Bloom silver for Laois garden guru

Killlenard resident Brian Burke rewarded for his labours at garden festival

Bloom silver for Laois garden guru
By Express Reporter news@leinsterexpress.ie @laoisnews

Laois garden designer and now TV Super Garden judge won a silver medal at the Bloom Garden Festival.

As the gates opened on Bord Bia’s 12th annual Bloom festival in the Phoenix Park Dublin this morning, organisers announced the details of the overall Show Garden winner which went to Andrew Christopher Dunne for his Sustainable Seafood Garden in association Bord Iascaigh Mhara. Following two days of adjudication, a total of 113 awards were presented to show garden and postcard garden designers, plant nurseries and floral artists from all around the country.

This included a silver medal for Laois garden designer, Brian Burke.

Landscape contractor and garden designer Brian is no stranger to Bloom. In 2015, the Killenard resident was won RTÉ Super Garden and also the recipient of a Silver-Gilt medal at Bloom for his garden 'Non Forsit.

In 2016, Brian designed and built GOAL’s ‘Damascus Courtyard – War and Peace’ garden which was rebuilt at the Syrian Refugee Reception Centre in Co. Kildare.

Last year, he designed and built ‘On Cloud CaNine’ for dog welfare charity, Dogs Trust. A graduate of Trinity College, Dublin, Brian has more than 20 years’ experience in the construction and landscaping industry in Ireland, the UK and the USA. He lives in Co. Laois with his wife Julia and their five children.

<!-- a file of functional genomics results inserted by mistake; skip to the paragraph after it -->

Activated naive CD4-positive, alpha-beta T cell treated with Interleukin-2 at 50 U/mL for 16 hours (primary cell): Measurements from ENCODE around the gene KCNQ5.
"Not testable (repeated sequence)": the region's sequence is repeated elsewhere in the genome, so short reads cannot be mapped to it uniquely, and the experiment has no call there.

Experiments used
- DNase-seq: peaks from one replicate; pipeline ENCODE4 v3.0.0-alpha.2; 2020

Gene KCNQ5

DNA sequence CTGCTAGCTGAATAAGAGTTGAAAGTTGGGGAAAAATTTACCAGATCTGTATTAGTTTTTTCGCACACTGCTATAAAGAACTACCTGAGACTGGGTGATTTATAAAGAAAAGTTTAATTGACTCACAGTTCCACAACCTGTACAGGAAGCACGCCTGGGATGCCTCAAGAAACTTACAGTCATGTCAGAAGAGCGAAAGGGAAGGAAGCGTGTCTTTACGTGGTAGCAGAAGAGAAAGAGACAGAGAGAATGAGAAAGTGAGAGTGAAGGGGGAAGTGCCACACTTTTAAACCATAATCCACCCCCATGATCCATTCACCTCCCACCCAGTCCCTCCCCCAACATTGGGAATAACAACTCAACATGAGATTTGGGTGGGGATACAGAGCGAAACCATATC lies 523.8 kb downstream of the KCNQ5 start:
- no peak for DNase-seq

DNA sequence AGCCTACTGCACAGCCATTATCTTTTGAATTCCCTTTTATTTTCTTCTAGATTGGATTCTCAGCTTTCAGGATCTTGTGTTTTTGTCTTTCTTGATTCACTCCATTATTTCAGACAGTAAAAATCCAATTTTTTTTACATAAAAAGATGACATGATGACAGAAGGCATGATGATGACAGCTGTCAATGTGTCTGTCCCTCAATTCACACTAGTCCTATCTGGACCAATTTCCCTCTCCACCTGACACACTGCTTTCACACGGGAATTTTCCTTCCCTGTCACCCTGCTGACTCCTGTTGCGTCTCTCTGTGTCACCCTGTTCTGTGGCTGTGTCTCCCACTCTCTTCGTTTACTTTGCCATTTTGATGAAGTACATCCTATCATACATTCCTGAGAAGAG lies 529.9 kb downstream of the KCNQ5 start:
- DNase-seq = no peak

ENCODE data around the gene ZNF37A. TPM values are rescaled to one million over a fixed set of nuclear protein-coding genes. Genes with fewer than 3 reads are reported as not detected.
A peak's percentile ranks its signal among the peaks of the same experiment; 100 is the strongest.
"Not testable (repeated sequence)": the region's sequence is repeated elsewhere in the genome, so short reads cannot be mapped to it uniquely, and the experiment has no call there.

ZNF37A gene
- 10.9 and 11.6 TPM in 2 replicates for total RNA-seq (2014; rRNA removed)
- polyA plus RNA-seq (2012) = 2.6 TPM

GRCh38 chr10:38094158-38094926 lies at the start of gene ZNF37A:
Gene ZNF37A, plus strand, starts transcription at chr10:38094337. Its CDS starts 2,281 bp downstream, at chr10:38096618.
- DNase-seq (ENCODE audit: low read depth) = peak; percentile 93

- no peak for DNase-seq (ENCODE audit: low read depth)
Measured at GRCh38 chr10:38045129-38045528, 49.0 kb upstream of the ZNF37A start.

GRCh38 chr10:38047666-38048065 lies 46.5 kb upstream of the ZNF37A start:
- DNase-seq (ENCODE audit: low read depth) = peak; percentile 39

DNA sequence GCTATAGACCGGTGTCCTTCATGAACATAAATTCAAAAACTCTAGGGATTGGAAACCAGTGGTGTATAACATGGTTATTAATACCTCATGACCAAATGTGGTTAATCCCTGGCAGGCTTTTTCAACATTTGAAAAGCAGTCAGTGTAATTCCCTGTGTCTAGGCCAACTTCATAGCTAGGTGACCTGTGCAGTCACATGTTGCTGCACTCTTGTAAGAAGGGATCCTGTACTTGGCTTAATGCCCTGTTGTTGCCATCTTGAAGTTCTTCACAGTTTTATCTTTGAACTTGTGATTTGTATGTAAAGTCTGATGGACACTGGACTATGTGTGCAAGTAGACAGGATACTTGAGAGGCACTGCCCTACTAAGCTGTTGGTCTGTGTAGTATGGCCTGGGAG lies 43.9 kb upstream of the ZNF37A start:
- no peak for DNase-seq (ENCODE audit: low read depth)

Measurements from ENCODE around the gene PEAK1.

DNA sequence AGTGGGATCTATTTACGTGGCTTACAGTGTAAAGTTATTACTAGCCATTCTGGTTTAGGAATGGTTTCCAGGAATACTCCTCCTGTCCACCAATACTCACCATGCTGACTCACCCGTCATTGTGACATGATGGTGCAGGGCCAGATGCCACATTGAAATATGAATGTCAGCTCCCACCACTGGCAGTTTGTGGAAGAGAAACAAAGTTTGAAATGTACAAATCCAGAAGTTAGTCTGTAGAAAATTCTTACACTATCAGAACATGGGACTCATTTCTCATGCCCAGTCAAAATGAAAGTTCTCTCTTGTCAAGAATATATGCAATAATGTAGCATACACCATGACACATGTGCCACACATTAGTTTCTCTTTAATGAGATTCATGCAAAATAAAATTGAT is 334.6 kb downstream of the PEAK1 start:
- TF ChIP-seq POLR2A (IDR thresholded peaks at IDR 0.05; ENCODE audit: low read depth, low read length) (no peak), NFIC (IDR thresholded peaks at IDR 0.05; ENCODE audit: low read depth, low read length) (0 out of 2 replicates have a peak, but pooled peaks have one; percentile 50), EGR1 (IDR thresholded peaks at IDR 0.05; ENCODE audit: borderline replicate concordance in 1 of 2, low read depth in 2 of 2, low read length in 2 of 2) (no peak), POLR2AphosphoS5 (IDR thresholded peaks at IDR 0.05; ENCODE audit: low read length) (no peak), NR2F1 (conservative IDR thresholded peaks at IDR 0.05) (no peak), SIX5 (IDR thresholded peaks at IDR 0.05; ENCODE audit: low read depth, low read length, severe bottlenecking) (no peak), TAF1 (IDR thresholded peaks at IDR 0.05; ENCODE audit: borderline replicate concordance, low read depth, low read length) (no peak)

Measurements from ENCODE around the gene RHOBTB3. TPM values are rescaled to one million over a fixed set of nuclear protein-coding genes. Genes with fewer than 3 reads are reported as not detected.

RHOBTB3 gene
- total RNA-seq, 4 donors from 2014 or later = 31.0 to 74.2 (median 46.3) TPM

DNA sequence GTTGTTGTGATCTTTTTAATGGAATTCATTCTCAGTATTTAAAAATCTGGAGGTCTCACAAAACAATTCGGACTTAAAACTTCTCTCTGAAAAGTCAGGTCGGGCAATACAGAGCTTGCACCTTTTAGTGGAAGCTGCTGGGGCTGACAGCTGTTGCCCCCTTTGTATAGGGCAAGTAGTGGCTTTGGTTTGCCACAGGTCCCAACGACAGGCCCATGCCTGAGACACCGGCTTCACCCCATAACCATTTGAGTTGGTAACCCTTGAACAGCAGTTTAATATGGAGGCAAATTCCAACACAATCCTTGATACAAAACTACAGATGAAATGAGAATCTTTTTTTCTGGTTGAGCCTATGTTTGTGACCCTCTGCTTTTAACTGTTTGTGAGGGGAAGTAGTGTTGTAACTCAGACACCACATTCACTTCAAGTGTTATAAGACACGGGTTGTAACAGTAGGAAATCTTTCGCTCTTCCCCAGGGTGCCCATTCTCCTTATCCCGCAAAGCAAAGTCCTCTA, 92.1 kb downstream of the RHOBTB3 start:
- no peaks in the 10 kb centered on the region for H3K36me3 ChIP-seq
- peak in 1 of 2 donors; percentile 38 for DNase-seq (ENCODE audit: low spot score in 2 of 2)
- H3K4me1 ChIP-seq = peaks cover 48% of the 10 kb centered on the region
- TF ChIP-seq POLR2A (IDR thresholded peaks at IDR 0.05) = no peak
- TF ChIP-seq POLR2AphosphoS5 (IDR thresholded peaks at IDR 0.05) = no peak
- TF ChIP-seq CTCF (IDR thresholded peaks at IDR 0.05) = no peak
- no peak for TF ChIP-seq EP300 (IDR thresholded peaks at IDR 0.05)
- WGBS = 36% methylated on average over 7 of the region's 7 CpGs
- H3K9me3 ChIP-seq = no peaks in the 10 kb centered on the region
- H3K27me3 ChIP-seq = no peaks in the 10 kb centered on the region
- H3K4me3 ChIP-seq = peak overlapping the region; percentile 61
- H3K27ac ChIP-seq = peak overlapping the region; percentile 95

The inspiration behind this garden installation comes from the passing of 30 years since sponsor Woodie’s opened its first store in Ireland. It depicts a shift in mood across three zones: past, present and future.

A photographic backdrop chronicled pivotal points in Ireland’s social and cultural evolution over the last 30 years, while a 20-metre-long steel rill abutting the backdrop symbolises a journey of continuity, fluidity and coherence and the natural unfolding of a newly assertive society, despite periodic difficulties. Each zone features a commissioned piece of ceramic sculpture.

The past refers to religious fervour; the present depicts progressive secularism; while the future represents the omnipresent threat posed by climate change.

Additionally, the planting of each zone seeks to reflect the trends and tastes of the period in question, the progression from ‘then’ to ‘now’, as well as a projection of the future